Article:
In her day job, Megha Majumdar publishes other authors' books. And now, her debut novel, A Burning (Knopf) is a finalist for the American Library Association's prestigious Carnegie Medal for Excellence in Fiction. PW caught up with Majumdar to talk about how she balances editing and writing, and how it feels to see her work recognized by the library community.
You were just named a finalist for the ALA's Carnegie Medal. First of all, I want to express my congratulations for the nomination and for the success of your book! I'd love to know what the nomination means to you.
It's a huge honor to receive this recognition from librarians, and be in the company of icons like James McBride and Claudia Rankine. I wrote parts of this book as a newcomer to New York at various New York Public Library reading rooms—42nd Street, Mulberry Street, the beautiful Jefferson Market building. Just another writer in this city! To have my work recognized as a finalist for the ALA's Carnegie Medal is surreal, it serves as beautiful encouragement to keep writing, and I will hold it so close. I cannot wait for it to be safe to resume library writing again.
You work as an editor for Catapult, as well as writing ficiton. How has it been working as a writer and editing and acquiring for Catapult?
I really love that my life is all about books. I love taking on, and working on, and championing books at work. I wrote a book of my own, and I feel that all of it contributes to a world where we take literature seriously, a world where there are good books that people are sharing and talking about. It’s all part of the same project for me. Editing is very consuming but it’s also very energizing, to be in such close contact with writers who are doing work that you are excited by, that you marvel at, are in awe of, and to participate in some small way in that process.
So far, it hasn’t been something that’s draining. I have to shout out Catapult—it’s a unique workplace. My boss, Jonathan Lee, is a novelist. We have various poets and writers at the office. I really feel like I can bring my full self to work, which helps me to stay energized. Editing has also made me a sharper and more rigorous reader, capable of understanding the velocity of a book, and I’m able to turn that eye to my own writing.
There’s real momentum in this book—it really feels like you’re burning through the pages. Did that sense of pacing come from your experience as an editor?
It was a challenge I set for myself right from the beginning. Part of it was that I knew I wanted this book to say something about how people live when society makes this turn to right wing nationalism, but I also didn’t want it to be preachy. I knew my book would be competing with your favorite Netflix show for your time. I know readers’ attention is pulled in all these different directions, and thinking about TV and Netflix actually helped quite a bit.
Any other particular influences inspire the book?
Honestly, just reading the news, seeing what’s happening in India, but also in Europe, the U.S., and in Brazil, this rise in right wing thought and politics. Yet I wanted to write about how people still hold onto dreams and ambition, even while there’s a collapse going on around them. There is a book, The City Always Wins by Omar Robert Hamilton, that felt so vibrant and politically engaged and it was really fascinating how somebody can write such a profoundly activist book that was also artful. I am inspired by books like that.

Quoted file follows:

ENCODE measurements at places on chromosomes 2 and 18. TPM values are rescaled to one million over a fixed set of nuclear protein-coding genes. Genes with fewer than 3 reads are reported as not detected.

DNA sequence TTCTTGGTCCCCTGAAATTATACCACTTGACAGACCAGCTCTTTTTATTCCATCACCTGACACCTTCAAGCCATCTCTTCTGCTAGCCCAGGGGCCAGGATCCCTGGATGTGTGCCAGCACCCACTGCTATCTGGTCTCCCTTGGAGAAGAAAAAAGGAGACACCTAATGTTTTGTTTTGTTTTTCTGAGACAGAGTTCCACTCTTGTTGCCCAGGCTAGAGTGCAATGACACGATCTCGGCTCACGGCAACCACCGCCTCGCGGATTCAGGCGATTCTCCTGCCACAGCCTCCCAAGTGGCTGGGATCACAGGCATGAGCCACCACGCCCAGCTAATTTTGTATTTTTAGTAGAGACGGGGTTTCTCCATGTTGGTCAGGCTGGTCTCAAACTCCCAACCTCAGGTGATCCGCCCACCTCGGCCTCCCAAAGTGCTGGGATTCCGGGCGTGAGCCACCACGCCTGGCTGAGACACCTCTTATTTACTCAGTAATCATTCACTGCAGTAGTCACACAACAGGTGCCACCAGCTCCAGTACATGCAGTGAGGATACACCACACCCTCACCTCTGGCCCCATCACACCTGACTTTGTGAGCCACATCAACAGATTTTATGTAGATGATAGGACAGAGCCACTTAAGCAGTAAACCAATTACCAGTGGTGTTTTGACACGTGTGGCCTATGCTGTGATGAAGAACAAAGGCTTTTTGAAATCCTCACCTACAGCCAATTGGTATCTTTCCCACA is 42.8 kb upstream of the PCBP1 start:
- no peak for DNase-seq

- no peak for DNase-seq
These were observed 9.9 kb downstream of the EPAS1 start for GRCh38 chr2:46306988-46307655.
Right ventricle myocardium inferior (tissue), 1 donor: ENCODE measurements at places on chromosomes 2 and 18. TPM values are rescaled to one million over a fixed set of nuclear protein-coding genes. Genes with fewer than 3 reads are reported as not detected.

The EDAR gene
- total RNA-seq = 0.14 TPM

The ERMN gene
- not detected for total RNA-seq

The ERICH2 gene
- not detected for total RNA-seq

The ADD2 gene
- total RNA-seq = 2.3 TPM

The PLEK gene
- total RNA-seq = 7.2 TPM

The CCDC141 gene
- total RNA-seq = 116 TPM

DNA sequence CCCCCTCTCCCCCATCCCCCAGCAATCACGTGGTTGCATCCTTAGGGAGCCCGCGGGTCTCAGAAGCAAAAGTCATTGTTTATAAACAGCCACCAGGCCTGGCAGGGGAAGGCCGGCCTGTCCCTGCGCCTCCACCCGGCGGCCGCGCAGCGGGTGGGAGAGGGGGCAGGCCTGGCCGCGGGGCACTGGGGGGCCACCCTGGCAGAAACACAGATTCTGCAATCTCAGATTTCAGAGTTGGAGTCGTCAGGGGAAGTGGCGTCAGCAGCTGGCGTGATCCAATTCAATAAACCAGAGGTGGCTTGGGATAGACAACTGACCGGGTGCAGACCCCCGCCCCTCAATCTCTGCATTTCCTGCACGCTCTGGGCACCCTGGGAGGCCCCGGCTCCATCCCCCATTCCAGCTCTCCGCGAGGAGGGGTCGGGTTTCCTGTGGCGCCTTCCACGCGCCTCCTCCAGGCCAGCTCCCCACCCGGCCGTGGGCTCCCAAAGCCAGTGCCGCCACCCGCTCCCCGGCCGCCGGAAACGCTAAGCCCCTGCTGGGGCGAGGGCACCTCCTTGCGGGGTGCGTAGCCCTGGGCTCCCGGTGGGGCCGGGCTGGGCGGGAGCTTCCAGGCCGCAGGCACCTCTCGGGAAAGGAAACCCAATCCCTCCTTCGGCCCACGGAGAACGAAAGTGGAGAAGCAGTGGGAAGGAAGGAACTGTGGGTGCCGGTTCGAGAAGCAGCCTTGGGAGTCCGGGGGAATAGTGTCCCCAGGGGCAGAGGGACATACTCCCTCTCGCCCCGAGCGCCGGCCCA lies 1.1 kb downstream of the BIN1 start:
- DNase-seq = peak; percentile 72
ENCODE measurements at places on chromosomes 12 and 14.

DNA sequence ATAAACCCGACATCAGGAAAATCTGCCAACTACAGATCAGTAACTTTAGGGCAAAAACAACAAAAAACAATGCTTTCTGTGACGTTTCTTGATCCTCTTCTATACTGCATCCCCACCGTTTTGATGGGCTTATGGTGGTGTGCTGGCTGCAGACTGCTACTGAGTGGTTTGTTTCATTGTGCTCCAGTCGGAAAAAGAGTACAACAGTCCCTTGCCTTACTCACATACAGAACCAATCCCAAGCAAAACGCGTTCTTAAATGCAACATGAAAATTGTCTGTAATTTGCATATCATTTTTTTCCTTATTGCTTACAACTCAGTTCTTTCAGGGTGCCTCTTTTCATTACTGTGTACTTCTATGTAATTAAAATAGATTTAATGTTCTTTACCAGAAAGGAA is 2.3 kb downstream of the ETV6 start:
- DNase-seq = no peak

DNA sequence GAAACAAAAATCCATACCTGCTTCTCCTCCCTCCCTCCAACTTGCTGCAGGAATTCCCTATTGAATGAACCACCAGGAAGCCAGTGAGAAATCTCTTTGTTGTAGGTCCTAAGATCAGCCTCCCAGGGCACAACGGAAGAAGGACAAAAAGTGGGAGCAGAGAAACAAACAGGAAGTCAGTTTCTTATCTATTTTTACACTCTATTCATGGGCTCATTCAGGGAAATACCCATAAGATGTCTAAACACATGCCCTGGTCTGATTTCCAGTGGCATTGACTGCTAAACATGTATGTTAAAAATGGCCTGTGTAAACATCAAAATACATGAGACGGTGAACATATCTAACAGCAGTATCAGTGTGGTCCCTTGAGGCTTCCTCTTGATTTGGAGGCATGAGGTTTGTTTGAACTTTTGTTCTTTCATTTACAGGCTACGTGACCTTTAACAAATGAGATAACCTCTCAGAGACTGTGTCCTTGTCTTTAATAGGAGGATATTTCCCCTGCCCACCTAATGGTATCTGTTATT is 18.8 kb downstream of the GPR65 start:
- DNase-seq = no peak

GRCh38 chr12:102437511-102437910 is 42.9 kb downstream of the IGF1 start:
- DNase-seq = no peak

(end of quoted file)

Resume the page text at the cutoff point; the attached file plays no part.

It’s crazy to think that in the world we live in today, one comment or post can change everything. But that’s what happens to Jivan, in A Burning. She posts something late one night, and come the morning is arrested. And, yet this isn’t a far-fetched scene at all, is it?
I think that fear is very real, and something I’m very aware of in my own life. I’m an immigrant, and I’m very careful of what I post on social media. There have been so many instances of people who have gotten in trouble for drawing cartoons or making jokes on social media. For some people social media is truly a place where they can express themselves and and be fearless in a certain way. But for others, it makes them aware of their vulnerability.
You studied anthropology at Johns Hopkins University. How has that informed your work?
I actually started but didn’t finish a Ph.D at Johns Hopkins—I realized I didn’t want to be in the academy. I was doing social anthropology, which involves fieldwork and doing interviews with people and really trying to understand other peoples’ perspectives without assuming that you can ever fully understand it.
It’s a complex mix of acknowledging that you are on the fence of being an insider and outsider, but you can still make a sincere effort to understand, however complex, another person lives and sees the world. So my studies have really informed the work that I do, especially as an editor. I publish a lot of literary nonfiction at Catapult, and I am always looking for stories that can teach us something about the world, that are engaged with the world. I am always looking for books that are attentive to how other people live and think, and are able to take that seriously without inserting one’s self into the project and displacing them.